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He's heading to Sonos

Microsoft is saying goodbye to yet another executive.

According to Xbox Wire, Chief Product Officer of Xbox Marc Whitten is leaving the company after joining the Xbox team in 2000. He's reportedly moving on to become Chief Product Officer of Sonos.

“I have had the extreme pleasure over the last 14 years to work on the greatest product with the greatest team and for the greatest community,” said Whitten. “Xbox is so special because of the amazing team I’ve had the opportunity to work with and because our fans are the most incredible fans on the planet. It has been the highlight of my career to work on a product so loved. It’s incredibly tough to leave but I am confident the best days are ahead for Xbox fans, in the capable hands of a very talented team.”

Marc Whitten [SOURCE:]

Whitten's team will now report to Terry Myerson, executive vice president responsible for the teams that build software platforms and experiences for Windows, Windows Phone and Xbox. 
Back in January, Corporate VP of Microsoft’s Media and Entertainment Group Blair Westlake resigned after a decade spent with the company. He reportedly left because of the latest restructuring efforts.
Many other executives outside of Xbox have resigned or have been reassigned new roles in recent months. Just recently, Tony Bates and Tami Reller left Microsoft. Bates was the former Skype CEO in charge of Microsoft's business development and Reller was the co-head of Microsoft's Windows unit. 

Source: Xbox Wire

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RE: Good!
By nikon133 on 3/18/2014 6:21:39 PM , Rating: 2
You'd need more than 4GB of RAM since you are sharing it between CPU/GPU in this APU - correct? And even if you get 8GB of RAM, your GPU will be using only DDR3.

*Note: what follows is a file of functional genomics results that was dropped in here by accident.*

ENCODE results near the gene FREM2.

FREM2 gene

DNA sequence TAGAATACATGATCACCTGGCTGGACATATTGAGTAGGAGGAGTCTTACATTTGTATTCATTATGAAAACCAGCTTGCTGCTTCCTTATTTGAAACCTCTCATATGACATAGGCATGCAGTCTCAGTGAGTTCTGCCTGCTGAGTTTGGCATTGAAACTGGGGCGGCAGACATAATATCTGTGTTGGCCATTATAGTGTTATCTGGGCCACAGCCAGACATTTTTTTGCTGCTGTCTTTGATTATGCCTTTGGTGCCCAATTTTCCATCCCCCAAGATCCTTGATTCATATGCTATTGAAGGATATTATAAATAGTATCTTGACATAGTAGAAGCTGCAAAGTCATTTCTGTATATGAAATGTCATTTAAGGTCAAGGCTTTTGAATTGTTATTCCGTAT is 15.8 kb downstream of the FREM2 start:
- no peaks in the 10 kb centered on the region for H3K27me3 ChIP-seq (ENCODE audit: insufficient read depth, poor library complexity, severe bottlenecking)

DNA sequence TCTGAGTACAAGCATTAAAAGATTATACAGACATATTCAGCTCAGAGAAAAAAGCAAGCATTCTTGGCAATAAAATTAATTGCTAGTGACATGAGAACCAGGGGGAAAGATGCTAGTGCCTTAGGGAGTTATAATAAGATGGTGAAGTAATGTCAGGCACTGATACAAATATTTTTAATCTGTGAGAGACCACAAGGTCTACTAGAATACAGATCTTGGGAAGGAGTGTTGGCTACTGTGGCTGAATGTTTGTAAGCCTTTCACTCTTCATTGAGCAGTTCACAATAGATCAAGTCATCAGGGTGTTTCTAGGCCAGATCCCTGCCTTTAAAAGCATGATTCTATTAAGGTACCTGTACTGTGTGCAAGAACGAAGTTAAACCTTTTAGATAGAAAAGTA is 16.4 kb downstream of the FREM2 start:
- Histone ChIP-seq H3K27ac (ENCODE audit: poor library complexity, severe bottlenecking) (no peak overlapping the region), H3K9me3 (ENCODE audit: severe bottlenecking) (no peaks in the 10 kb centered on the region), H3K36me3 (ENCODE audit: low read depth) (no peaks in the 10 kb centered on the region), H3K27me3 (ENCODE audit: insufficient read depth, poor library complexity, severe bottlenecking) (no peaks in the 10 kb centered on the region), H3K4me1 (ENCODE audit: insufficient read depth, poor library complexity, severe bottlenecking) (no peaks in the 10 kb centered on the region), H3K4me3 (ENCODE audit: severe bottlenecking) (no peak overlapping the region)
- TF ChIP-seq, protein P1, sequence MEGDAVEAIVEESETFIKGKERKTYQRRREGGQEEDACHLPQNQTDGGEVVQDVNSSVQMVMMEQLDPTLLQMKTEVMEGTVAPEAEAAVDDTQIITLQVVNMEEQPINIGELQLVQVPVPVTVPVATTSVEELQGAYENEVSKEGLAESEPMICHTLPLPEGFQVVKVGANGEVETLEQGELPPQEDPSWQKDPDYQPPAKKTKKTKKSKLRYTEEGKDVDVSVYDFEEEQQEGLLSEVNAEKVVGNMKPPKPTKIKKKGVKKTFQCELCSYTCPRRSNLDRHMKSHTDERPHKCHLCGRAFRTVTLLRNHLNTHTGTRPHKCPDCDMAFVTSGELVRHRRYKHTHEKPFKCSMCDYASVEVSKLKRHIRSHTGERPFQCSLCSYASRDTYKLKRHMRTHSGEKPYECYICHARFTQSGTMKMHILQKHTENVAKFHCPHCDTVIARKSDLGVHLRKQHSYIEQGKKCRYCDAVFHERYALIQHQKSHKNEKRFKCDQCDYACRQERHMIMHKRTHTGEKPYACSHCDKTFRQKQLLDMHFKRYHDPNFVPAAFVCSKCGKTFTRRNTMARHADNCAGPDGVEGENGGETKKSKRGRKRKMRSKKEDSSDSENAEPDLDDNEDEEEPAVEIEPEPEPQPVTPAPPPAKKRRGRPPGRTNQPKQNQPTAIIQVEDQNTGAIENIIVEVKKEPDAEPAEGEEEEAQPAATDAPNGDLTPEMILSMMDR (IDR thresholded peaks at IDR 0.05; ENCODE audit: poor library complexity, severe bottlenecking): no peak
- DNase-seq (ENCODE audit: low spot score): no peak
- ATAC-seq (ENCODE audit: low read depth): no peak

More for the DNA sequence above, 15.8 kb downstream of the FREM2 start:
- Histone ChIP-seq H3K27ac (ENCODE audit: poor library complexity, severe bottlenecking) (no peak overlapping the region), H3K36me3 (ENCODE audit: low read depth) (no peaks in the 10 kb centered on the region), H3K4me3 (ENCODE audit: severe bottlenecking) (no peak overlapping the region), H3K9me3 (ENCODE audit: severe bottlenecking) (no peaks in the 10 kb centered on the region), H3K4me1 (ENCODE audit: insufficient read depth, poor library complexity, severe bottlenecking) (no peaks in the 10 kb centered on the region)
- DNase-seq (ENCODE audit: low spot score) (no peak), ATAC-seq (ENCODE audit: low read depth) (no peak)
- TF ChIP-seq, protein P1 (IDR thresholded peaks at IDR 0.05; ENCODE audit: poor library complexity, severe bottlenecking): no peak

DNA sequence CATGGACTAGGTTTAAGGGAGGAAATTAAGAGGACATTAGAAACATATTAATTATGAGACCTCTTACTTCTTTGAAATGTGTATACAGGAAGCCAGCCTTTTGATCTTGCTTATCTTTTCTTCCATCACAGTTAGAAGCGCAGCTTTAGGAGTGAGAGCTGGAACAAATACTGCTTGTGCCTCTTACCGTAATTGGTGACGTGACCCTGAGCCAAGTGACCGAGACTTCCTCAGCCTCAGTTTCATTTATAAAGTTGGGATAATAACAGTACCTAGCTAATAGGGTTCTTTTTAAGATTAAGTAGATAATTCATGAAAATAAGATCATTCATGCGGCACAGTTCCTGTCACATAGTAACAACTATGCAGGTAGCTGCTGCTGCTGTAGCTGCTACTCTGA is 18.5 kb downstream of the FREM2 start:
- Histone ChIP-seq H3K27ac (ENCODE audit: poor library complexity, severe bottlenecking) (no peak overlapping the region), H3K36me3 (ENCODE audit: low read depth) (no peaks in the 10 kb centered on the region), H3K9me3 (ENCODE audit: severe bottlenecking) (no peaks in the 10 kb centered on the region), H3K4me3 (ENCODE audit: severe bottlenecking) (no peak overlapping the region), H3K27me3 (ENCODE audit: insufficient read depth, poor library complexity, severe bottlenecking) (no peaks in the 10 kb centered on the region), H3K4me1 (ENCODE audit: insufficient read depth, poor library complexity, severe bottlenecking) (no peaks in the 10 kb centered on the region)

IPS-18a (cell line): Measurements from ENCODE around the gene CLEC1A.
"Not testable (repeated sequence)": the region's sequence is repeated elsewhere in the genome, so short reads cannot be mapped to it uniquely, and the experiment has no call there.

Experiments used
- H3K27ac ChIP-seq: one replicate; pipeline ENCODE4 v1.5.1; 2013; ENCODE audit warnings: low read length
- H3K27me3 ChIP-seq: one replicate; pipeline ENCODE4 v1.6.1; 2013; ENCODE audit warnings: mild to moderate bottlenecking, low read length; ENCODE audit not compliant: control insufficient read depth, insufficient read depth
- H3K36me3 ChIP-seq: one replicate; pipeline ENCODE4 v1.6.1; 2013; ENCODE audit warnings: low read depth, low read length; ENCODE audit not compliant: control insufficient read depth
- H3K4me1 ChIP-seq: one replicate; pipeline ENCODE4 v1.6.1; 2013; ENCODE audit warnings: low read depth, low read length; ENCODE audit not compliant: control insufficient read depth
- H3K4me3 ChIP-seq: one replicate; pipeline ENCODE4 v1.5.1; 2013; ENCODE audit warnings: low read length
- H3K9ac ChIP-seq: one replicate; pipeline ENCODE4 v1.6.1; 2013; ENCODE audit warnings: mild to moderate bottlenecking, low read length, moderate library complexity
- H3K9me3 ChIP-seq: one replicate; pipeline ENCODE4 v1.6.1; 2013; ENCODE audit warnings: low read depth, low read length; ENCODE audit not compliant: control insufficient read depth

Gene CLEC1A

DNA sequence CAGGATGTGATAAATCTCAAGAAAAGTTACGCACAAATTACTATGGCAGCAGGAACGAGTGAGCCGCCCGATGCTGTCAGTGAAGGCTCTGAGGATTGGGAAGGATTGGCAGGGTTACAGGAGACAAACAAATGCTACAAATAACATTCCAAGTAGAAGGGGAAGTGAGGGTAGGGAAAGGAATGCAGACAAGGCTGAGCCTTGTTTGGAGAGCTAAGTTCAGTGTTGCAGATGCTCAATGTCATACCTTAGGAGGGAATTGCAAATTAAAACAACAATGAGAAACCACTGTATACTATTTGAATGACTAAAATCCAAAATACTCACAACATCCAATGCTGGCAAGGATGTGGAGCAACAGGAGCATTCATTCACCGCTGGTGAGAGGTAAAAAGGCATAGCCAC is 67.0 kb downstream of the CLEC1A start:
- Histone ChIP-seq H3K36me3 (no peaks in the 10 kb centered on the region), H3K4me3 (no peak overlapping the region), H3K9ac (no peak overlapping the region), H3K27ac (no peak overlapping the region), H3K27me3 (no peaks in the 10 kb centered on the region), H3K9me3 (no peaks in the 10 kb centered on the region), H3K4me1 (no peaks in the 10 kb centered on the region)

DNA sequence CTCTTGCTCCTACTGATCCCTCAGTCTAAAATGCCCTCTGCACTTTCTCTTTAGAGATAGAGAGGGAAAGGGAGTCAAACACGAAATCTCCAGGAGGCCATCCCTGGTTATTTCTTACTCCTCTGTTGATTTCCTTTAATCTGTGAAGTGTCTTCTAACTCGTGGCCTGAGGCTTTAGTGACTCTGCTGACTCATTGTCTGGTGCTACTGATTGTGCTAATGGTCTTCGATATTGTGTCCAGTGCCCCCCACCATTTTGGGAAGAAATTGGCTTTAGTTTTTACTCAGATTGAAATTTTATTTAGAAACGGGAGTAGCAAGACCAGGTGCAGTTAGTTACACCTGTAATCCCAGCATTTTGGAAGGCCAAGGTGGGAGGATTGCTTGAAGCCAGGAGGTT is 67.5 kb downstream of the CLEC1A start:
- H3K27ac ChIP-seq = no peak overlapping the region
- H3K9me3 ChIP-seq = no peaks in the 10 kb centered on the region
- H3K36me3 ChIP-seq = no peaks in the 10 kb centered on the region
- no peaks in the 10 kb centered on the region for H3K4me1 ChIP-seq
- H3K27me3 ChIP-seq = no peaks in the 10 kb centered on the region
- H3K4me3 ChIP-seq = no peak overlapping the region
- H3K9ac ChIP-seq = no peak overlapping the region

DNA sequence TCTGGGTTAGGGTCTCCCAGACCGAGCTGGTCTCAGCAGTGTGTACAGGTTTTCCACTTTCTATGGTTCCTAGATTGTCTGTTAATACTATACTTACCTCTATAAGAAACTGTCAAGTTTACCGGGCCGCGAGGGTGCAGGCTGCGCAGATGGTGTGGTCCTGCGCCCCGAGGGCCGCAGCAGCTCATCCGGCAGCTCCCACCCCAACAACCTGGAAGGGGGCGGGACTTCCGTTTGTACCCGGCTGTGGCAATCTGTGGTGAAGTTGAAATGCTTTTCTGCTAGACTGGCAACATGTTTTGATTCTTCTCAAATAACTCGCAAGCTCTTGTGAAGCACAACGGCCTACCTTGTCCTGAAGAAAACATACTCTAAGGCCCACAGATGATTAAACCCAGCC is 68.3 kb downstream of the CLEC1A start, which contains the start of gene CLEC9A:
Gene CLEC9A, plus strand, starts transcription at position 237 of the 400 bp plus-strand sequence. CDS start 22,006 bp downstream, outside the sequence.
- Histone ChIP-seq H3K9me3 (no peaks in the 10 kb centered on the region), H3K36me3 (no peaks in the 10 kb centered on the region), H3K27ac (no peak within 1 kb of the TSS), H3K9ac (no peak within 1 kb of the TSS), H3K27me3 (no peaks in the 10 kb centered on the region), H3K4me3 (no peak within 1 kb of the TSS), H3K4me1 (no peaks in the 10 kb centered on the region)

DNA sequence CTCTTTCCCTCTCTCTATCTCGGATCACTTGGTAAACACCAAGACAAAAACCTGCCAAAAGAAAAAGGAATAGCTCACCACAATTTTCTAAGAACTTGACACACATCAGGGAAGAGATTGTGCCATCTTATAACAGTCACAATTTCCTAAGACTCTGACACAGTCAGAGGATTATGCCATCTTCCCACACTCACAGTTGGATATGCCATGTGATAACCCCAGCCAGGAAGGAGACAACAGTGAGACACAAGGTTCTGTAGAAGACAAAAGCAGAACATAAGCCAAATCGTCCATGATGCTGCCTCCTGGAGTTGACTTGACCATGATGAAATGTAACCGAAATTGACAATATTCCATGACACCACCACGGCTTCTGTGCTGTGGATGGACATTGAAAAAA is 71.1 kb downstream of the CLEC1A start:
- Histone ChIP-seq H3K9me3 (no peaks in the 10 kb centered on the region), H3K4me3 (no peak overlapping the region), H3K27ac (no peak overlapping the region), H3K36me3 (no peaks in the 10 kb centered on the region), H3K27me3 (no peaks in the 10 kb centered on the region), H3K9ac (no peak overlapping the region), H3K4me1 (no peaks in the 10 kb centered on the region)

Personally I'd really avoid putting anything gaming related in $30 case and with $35 power, but OK, we don't know much about power quality and cooling performance of PS4 either.

4C Kaveri @ 3.7GHz is (presumably) faster than 8C Jaguar @ 1.8GHz... but based on previous console generations, I expect games in general to be better optimized for multicore architecture on PS4 than they are/will be on PC. With PS4, developers know at any moment exactly what processing power they have in stock - the game does not have to scale for everything between 2 and 8 cores, with or without HT, running wide range of clock speeds, and with various RAM configurations and speeds - not to mention range of GPUs you will find in PCs these days, supporting anything between DX9 and DX11. Well done PC game has to be Jack of all trades, sort of speaking... while well done console game is polished in only one specific direction.

If that wasn't so, we'd never get games like Gran Turismo, Forza, Uncharted, Halo... running on Nvidia 7800-class graphics (and whatever ATI was running in X360) with 250MB video RAM and 256MB system RAM shared between game and OS.

"I modded down, down, down, and the flames went higher." -- Sven Olsen

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